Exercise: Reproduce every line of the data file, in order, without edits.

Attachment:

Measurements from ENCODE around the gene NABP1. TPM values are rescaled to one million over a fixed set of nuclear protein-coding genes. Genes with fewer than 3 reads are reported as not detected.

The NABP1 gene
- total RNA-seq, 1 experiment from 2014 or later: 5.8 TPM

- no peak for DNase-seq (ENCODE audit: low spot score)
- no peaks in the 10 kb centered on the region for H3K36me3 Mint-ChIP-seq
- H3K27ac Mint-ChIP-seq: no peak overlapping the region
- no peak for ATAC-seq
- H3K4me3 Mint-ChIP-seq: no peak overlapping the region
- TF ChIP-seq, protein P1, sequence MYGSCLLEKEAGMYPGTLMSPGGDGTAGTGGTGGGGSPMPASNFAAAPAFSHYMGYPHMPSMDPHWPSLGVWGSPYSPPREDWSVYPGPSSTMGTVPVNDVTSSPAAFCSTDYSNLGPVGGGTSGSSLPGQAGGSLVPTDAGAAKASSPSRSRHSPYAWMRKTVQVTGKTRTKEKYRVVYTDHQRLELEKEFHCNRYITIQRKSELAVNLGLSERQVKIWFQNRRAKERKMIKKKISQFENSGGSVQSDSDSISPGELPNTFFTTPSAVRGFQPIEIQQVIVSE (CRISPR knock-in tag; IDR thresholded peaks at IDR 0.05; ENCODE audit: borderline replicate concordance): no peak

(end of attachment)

Measurements from ENCODE around the gene NABP1. TPM values are rescaled to one million over a fixed set of nuclear protein-coding genes. Genes with fewer than 3 reads are reported as not detected.

The NABP1 gene
- total RNA-seq, 1 experiment from 2014 or later: 5.8 TPM

- no peak for DNase-seq (ENCODE audit: low spot score)
- no peaks in the 10 kb centered on the region for H3K36me3 Mint-ChIP-seq
- H3K27ac Mint-ChIP-seq: no peak overlapping the region
- no peak for ATAC-seq
- H3K4me3 Mint-ChIP-seq: no peak overlapping the region
- TF ChIP-seq, protein P1, sequence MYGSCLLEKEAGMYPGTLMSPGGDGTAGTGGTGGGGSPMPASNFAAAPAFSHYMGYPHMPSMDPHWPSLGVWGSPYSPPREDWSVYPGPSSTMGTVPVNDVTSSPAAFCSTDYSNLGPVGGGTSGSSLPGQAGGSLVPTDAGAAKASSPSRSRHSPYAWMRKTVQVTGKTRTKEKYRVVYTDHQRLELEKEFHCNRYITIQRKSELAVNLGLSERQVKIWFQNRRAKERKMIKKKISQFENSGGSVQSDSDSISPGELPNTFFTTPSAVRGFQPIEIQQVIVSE (CRISPR knock-in tag; IDR thresholded peaks at IDR 0.05; ENCODE audit: borderline replicate concordance): no peak